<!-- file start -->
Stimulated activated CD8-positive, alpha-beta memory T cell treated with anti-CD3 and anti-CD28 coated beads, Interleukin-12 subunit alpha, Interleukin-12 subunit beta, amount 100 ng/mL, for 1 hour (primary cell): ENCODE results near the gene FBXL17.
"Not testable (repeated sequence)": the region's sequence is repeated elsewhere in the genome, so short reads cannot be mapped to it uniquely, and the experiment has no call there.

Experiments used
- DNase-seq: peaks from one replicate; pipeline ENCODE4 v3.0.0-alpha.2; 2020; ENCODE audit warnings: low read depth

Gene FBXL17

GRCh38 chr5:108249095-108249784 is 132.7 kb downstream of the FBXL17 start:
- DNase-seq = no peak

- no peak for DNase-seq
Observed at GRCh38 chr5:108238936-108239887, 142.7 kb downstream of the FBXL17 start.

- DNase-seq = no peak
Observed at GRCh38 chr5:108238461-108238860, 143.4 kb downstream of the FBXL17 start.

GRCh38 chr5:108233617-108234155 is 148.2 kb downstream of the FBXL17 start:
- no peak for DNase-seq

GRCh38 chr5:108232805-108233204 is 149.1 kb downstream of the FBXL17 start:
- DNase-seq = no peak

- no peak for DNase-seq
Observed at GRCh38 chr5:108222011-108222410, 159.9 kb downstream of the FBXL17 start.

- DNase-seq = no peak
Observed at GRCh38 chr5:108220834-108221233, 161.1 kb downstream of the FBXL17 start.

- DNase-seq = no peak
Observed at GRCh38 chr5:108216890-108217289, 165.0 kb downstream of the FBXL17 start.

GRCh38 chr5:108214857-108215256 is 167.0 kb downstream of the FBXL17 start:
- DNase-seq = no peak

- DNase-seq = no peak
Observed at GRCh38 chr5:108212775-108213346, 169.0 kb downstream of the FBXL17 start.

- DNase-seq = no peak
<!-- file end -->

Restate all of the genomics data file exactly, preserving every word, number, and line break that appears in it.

Stimulated activated CD8-positive, alpha-beta memory T cell treated with anti-CD3 and anti-CD28 coated beads, Interleukin-12 subunit alpha, Interleukin-12 subunit beta, amount 100 ng/mL, for 1 hour (primary cell): ENCODE results near the gene FBXL17.
"Not testable (repeated sequence)": the region's sequence is repeated elsewhere in the genome, so short reads cannot be mapped to it uniquely, and the experiment has no call there.

Experiments used
- DNase-seq: peaks from one replicate; pipeline ENCODE4 v3.0.0-alpha.2; 2020; ENCODE audit warnings: low read depth

Gene FBXL17

GRCh38 chr5:108249095-108249784 is 132.7 kb downstream of the FBXL17 start:
- DNase-seq = no peak

- no peak for DNase-seq
Observed at GRCh38 chr5:108238936-108239887, 142.7 kb downstream of the FBXL17 start.

- DNase-seq = no peak
Observed at GRCh38 chr5:108238461-108238860, 143.4 kb downstream of the FBXL17 start.

GRCh38 chr5:108233617-108234155 is 148.2 kb downstream of the FBXL17 start:
- no peak for DNase-seq

GRCh38 chr5:108232805-108233204 is 149.1 kb downstream of the FBXL17 start:
- DNase-seq = no peak

- no peak for DNase-seq
Observed at GRCh38 chr5:108222011-108222410, 159.9 kb downstream of the FBXL17 start.

- DNase-seq = no peak
Observed at GRCh38 chr5:108220834-108221233, 161.1 kb downstream of the FBXL17 start.

- DNase-seq = no peak
Observed at GRCh38 chr5:108216890-108217289, 165.0 kb downstream of the FBXL17 start.

GRCh38 chr5:108214857-108215256 is 167.0 kb downstream of the FBXL17 start:
- DNase-seq = no peak

- DNase-seq = no peak
Observed at GRCh38 chr5:108212775-108213346, 169.0 kb downstream of the FBXL17 start.

- DNase-seq = no peak